Still, beyond the numbers, it’s a little unfair to compare Hartley directly to Diggins, who was also more heavily responsible for lead ball handling duties. Hartley was involved in making plays in a point guard role, but was not particularly adept at it, played on a team that was stunningly balanced in how they distributed touches (which lessens the burden on ball handlers) and was better off the ball in college.
So that leads to another question: are there other players who bounced back from a similarly poor rookie year to emerge as significant contributors later in their careers? Yes, but Diggins is still probably the most similar scenario.
Statistics for rookie guards with VCRs under 0.70 (USG%, Ast%, TS% via Basketball-Reference).
Vandersloot is also a point guard, but the thing that really stands out about every one of these players is that they had elite strengths underlying those poor VCRs.
Vandersloot showed potential to become an elite distributor with added strength and currently has one of the top five assist percentages of all-time (right behind Sue Bird, who she was compared to once or twice as a Washington native). Both Carson and Wright made names for themselves in college as defensive players and have brought that to their teams as pros. Although neither was quite the rookie ball handler that Hartley was, both had better developed mid-range games and both took at least two more seasons to become productive contributors…before declining in about the same time as they rose.
But the point is that while all of those players had some sort of potentially elite skill, it’s still not clear what Hartley’s is: her rookie season sits in a weird space of neither showing terrible weaknesses nor exceptional strengths.
Hartley was better than Carson or Wright at finishing within five feet during her rookie season, but still rated as somewhat mediocre (54%) compared to players with 100+ attempts this season. She was a better 3-point shooter than any of the guards above, but is still about average. She’s the most efficient scorer of that group overall but a 48% true shooting percentage isn’t outstanding. She’s a more efficient rookie ball handler than Carson or Wright – and obviously has handles – but can’t (yet) be considered a solution at point guard with a low assist ratio, pure point rating, and scoring efficiency. Looking at her monthly splits, those key numbers remained relatively stable for Hartley: the lone bright spot was an improving 3-point percentage, which plays to her college strength of spot-up shooting.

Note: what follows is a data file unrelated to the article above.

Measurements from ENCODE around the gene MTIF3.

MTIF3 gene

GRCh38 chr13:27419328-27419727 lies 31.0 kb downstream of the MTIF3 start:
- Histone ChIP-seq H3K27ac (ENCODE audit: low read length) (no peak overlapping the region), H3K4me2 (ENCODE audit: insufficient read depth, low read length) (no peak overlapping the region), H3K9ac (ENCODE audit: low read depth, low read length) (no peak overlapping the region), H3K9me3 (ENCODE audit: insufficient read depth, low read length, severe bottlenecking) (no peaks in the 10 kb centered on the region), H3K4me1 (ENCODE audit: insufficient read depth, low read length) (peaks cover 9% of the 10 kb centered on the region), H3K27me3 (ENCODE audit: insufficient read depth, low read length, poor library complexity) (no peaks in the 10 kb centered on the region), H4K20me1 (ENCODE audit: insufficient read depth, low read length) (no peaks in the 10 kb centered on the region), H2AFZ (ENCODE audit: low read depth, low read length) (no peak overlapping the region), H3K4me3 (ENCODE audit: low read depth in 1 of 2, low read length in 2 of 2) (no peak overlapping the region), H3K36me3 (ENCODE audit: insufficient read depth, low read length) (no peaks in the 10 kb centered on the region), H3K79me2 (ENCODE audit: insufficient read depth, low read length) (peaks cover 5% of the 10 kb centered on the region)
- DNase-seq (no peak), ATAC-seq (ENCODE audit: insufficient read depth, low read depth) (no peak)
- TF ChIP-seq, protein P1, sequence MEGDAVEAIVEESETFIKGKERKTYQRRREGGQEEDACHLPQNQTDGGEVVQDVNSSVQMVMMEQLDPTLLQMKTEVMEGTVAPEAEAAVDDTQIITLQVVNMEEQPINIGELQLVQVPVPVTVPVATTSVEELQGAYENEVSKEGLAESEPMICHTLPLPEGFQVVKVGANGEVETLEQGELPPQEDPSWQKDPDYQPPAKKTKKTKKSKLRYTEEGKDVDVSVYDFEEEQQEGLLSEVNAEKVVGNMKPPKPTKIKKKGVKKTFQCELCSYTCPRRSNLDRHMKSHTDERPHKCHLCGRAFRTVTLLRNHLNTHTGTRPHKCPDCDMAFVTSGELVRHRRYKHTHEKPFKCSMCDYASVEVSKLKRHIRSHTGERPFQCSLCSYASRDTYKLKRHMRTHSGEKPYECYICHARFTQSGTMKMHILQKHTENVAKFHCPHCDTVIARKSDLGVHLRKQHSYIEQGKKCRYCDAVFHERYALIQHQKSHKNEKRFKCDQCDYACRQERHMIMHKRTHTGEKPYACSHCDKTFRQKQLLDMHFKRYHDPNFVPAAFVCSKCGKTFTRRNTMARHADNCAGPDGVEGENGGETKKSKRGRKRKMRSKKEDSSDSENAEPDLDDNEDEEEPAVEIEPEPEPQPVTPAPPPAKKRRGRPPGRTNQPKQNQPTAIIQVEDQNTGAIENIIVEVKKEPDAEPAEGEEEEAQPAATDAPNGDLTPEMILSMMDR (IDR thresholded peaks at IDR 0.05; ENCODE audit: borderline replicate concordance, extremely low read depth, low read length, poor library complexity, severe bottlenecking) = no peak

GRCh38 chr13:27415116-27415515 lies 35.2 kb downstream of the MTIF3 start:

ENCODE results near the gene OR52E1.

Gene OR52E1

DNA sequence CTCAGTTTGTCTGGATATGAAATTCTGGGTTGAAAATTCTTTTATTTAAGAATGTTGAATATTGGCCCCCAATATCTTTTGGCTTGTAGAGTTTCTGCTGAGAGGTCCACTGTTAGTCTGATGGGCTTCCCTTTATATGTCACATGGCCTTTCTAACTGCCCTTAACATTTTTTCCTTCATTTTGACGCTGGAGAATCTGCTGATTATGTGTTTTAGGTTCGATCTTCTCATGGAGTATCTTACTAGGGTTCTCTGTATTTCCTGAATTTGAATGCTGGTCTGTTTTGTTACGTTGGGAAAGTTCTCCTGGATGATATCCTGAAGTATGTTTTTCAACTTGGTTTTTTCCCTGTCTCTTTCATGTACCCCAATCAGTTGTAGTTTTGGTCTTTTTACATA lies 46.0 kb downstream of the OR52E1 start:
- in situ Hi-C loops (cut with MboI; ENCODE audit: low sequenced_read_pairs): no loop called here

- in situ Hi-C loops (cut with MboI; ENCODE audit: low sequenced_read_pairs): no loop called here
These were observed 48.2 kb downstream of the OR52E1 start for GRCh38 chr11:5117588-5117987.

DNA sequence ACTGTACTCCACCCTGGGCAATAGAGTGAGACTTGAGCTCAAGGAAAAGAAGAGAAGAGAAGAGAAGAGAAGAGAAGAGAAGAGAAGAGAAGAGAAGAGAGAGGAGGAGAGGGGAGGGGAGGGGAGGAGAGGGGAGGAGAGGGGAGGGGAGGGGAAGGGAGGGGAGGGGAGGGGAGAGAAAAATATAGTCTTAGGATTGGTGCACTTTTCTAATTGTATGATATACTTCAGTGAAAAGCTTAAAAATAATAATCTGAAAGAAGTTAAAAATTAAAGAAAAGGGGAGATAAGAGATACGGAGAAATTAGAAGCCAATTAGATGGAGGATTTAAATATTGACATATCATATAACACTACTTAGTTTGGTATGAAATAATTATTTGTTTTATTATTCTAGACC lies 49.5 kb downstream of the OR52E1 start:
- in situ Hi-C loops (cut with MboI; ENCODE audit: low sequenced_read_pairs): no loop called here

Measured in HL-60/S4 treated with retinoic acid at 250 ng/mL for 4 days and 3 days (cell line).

Looking forward with an open mind
Unfortunately, those numbers reflect the basis for one of the major questions about Hartley as a prospect: “How well will Hartley score against WNBA defenders in the halfcourt?” And, related, how effective will she be as a distributor if she doesn’t score efficiently?
Hartley had one major red flag as a prospect that has fairly consistently hurt players coming into the league: she had a high 3-point rate and low free throw rate, normally indicative of a player who’s not adept at creating her own shot. In short – and this applies to the 2015 draft quite directly — volume 3-point shooters don’t make much impact in the league. Working in Hartley’s favor was that she was also an efficient ball handler – not common for that type of volume 3-point shooter – but we essentially saw the limits of those college tendencies in her rookie season in the form of those so-so usage and efficiency numbers.
Just to be totally clear, Hartley is by no means a “bad” player. There’s a major difference between saying someone doesn’t have an elite skill and that they have no demonstrated skill – there are plenty of players in the latter category who have managed to gain favor in the league and Hartley isn’t one of them. But the early conclusion for Hartley still remains that she projects as a scoring role player, perhaps best in a Sixth Woman position for a successful team like Wright has grown into – for the most part, the players that overcame poor rookie years to become more than that offered more reason for optimism early on.
But to the point about Diggins, what we can’t quantify about Hartley — and part of what made her difficult to get a handle of as a draft prospect — is how much this offseason experience with USA Basketball will help her down the road and whether she’ll be able to make incremental improvements across the board to become a well-rounded combo guard.
If nothing else, Skylar Diggins has taught us that a smart offseason program can do wonders after 34 difficult games.